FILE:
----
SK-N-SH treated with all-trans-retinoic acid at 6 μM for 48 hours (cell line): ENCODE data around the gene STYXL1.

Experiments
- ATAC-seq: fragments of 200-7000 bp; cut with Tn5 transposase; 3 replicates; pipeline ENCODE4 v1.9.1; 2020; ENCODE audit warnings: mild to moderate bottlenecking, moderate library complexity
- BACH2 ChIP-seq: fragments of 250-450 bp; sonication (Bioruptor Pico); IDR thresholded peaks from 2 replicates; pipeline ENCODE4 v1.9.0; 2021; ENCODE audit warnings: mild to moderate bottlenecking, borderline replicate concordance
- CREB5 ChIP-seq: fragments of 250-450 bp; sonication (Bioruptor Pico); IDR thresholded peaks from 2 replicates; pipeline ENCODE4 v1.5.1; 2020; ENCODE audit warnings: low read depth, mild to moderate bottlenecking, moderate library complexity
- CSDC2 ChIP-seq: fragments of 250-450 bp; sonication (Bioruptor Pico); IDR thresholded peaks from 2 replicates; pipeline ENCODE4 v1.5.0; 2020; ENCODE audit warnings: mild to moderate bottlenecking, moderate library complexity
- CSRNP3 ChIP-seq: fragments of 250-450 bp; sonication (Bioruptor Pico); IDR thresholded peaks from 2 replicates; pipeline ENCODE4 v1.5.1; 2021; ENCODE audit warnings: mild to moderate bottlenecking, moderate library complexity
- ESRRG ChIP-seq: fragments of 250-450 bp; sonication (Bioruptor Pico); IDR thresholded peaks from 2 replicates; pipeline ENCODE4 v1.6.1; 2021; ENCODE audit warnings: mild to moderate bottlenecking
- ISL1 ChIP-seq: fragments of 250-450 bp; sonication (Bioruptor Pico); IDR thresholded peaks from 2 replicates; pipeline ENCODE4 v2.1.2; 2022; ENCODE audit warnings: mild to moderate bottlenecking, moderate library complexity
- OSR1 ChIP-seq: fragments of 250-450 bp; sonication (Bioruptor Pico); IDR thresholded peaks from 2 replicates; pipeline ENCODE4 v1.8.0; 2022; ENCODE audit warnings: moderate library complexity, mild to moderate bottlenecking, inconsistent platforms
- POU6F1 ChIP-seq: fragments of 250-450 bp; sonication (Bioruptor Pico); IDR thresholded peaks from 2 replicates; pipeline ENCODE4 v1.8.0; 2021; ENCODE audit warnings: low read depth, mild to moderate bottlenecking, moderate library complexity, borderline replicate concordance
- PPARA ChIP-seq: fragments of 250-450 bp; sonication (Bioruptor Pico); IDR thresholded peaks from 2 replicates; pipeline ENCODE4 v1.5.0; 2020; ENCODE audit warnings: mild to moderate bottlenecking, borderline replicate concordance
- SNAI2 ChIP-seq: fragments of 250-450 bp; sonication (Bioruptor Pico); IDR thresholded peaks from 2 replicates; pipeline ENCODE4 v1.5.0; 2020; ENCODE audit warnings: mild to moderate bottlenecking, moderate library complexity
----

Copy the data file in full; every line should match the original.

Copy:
SK-N-SH treated with all-trans-retinoic acid at 6 μM for 48 hours (cell line): ENCODE data around the gene STYXL1.

Experiments
- ATAC-seq: fragments of 200-7000 bp; cut with Tn5 transposase; 3 replicates; pipeline ENCODE4 v1.9.1; 2020; ENCODE audit warnings: mild to moderate bottlenecking, moderate library complexity
- BACH2 ChIP-seq: fragments of 250-450 bp; sonication (Bioruptor Pico); IDR thresholded peaks from 2 replicates; pipeline ENCODE4 v1.9.0; 2021; ENCODE audit warnings: mild to moderate bottlenecking, borderline replicate concordance
- CREB5 ChIP-seq: fragments of 250-450 bp; sonication (Bioruptor Pico); IDR thresholded peaks from 2 replicates; pipeline ENCODE4 v1.5.1; 2020; ENCODE audit warnings: low read depth, mild to moderate bottlenecking, moderate library complexity
- CSDC2 ChIP-seq: fragments of 250-450 bp; sonication (Bioruptor Pico); IDR thresholded peaks from 2 replicates; pipeline ENCODE4 v1.5.0; 2020; ENCODE audit warnings: mild to moderate bottlenecking, moderate library complexity
- CSRNP3 ChIP-seq: fragments of 250-450 bp; sonication (Bioruptor Pico); IDR thresholded peaks from 2 replicates; pipeline ENCODE4 v1.5.1; 2021; ENCODE audit warnings: mild to moderate bottlenecking, moderate library complexity
- ESRRG ChIP-seq: fragments of 250-450 bp; sonication (Bioruptor Pico); IDR thresholded peaks from 2 replicates; pipeline ENCODE4 v1.6.1; 2021; ENCODE audit warnings: mild to moderate bottlenecking
- ISL1 ChIP-seq: fragments of 250-450 bp; sonication (Bioruptor Pico); IDR thresholded peaks from 2 replicates; pipeline ENCODE4 v2.1.2; 2022; ENCODE audit warnings: mild to moderate bottlenecking, moderate library complexity
- OSR1 ChIP-seq: fragments of 250-450 bp; sonication (Bioruptor Pico); IDR thresholded peaks from 2 replicates; pipeline ENCODE4 v1.8.0; 2022; ENCODE audit warnings: moderate library complexity, mild to moderate bottlenecking, inconsistent platforms
- POU6F1 ChIP-seq: fragments of 250-450 bp; sonication (Bioruptor Pico); IDR thresholded peaks from 2 replicates; pipeline ENCODE4 v1.8.0; 2021; ENCODE audit warnings: low read depth, mild to moderate bottlenecking, moderate library complexity, borderline replicate concordance
- PPARA ChIP-seq: fragments of 250-450 bp; sonication (Bioruptor Pico); IDR thresholded peaks from 2 replicates; pipeline ENCODE4 v1.5.0; 2020; ENCODE audit warnings: mild to moderate bottlenecking, borderline replicate concordance
- SNAI2 ChIP-seq: fragments of 250-450 bp; sonication (Bioruptor Pico); IDR thresholded peaks from 2 replicates; pipeline ENCODE4 v1.5.0; 2020; ENCODE audit warnings: mild to moderate bottlenecking, moderate library complexity